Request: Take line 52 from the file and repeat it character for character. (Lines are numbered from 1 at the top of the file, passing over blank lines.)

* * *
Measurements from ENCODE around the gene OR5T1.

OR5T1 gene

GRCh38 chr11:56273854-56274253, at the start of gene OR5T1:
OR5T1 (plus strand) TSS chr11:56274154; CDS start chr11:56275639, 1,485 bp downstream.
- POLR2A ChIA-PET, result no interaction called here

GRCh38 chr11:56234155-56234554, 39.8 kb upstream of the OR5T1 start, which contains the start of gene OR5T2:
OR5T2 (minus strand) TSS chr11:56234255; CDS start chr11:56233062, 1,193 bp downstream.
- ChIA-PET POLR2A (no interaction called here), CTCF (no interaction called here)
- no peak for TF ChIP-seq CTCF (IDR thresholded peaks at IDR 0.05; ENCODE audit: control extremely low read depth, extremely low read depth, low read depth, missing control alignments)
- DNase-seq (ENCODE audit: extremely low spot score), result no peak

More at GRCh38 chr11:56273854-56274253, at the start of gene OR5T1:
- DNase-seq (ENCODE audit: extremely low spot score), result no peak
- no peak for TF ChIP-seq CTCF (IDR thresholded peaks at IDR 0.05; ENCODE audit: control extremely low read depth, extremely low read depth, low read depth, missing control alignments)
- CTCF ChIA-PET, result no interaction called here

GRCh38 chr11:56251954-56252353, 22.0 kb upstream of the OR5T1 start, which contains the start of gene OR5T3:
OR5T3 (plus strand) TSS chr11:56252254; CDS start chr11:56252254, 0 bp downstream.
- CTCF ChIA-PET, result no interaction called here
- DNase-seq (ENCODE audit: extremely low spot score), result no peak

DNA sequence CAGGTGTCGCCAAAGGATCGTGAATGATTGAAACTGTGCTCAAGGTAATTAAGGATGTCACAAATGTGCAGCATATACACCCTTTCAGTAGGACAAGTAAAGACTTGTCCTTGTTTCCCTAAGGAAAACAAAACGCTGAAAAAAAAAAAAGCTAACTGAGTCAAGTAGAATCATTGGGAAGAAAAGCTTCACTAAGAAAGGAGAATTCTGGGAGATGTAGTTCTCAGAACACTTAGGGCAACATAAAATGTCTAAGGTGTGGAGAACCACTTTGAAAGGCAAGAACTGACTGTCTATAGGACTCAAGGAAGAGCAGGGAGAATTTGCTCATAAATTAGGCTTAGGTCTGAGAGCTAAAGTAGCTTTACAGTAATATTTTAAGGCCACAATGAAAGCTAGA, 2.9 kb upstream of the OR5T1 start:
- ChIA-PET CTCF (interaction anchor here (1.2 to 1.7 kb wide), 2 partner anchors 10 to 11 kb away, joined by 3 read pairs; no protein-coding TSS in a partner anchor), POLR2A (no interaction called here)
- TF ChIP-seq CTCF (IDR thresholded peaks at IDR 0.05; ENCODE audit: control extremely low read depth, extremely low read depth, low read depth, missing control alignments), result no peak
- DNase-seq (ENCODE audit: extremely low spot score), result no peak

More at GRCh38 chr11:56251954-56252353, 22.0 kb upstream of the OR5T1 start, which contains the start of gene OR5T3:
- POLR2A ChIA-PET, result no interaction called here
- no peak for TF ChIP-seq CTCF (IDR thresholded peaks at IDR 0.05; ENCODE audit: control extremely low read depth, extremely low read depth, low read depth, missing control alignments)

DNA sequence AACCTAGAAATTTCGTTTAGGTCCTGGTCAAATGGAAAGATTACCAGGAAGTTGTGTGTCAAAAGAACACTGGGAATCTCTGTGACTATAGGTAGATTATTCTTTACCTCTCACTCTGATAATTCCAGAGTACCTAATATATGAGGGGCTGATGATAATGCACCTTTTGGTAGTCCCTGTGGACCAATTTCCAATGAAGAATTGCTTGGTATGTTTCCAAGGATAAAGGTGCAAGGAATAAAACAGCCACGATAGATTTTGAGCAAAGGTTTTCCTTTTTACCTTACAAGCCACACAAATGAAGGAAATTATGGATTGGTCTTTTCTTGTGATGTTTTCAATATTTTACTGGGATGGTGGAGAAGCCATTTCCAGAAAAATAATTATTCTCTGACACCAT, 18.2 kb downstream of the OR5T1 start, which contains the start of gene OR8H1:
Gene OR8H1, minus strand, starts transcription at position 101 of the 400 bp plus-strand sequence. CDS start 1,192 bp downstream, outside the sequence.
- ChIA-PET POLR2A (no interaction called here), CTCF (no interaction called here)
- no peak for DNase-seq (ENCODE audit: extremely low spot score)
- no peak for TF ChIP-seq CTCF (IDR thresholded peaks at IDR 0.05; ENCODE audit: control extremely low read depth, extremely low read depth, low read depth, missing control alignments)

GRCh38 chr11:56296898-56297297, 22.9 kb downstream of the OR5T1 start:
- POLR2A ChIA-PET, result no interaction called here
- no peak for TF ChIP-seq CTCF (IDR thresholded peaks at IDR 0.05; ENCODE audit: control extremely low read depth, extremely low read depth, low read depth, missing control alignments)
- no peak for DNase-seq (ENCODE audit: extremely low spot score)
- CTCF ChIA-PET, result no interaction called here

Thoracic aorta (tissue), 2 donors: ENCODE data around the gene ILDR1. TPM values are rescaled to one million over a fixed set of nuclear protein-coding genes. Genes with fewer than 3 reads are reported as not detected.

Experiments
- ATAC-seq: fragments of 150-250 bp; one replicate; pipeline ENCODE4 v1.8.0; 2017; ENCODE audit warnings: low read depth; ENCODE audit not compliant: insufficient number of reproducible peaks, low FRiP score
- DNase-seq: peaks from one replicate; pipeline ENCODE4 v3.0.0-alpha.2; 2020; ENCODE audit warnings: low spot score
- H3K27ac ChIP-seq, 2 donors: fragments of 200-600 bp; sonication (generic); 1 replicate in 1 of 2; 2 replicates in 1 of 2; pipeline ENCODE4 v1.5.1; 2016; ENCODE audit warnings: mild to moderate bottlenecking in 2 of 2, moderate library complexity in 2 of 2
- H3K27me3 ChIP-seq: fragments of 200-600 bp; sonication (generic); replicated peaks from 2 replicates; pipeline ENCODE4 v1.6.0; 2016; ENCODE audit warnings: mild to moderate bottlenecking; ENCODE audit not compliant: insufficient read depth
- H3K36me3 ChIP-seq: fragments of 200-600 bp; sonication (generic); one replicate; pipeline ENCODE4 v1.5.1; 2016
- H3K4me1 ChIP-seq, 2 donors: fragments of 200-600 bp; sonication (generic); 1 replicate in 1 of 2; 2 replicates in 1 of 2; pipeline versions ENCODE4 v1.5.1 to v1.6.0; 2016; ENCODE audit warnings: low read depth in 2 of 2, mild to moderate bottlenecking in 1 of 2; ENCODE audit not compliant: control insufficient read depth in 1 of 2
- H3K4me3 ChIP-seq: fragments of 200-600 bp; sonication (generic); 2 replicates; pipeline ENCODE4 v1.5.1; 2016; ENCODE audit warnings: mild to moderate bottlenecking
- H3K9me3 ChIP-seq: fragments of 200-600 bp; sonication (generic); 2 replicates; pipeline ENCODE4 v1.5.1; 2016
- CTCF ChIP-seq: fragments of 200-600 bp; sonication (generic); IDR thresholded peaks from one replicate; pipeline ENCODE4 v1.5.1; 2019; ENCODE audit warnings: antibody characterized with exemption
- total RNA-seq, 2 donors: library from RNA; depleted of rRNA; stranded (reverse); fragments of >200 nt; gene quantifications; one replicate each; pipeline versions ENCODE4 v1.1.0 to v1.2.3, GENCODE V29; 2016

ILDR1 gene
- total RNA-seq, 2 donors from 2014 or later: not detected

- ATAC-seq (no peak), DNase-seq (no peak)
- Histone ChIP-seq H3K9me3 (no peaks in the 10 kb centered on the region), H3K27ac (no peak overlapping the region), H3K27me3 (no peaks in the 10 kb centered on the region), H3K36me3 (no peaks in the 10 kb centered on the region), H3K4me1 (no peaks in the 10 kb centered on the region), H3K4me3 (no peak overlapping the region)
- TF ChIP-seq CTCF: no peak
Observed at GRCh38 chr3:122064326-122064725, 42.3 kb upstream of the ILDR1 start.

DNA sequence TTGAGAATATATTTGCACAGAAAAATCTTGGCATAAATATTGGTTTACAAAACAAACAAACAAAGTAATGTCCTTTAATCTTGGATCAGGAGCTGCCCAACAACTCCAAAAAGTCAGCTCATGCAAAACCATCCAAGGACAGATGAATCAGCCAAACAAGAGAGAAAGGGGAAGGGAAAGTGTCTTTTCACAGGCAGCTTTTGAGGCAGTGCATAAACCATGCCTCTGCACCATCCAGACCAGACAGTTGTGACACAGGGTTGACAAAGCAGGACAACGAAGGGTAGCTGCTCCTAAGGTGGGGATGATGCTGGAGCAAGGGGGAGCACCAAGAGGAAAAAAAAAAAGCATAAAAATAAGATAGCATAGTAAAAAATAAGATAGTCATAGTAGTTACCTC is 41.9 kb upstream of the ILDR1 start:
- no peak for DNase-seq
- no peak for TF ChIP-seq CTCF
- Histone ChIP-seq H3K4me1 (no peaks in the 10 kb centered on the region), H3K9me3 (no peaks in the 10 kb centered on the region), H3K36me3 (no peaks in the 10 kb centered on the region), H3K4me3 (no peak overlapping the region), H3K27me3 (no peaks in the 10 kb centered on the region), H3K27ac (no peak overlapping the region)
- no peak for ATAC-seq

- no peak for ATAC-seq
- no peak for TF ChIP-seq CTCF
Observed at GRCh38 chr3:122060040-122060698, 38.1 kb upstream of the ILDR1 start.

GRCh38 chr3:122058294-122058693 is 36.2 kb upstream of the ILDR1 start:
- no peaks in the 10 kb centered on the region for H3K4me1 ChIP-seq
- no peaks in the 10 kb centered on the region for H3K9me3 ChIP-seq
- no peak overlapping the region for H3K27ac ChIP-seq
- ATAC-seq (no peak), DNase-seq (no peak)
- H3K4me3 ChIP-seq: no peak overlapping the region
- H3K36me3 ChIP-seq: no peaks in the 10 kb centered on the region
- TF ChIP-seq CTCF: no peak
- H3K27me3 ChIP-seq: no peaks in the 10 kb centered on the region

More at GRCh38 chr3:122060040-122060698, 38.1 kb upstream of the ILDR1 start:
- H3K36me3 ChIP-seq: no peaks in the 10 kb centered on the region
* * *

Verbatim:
- TF ChIP-seq CTCF: no peak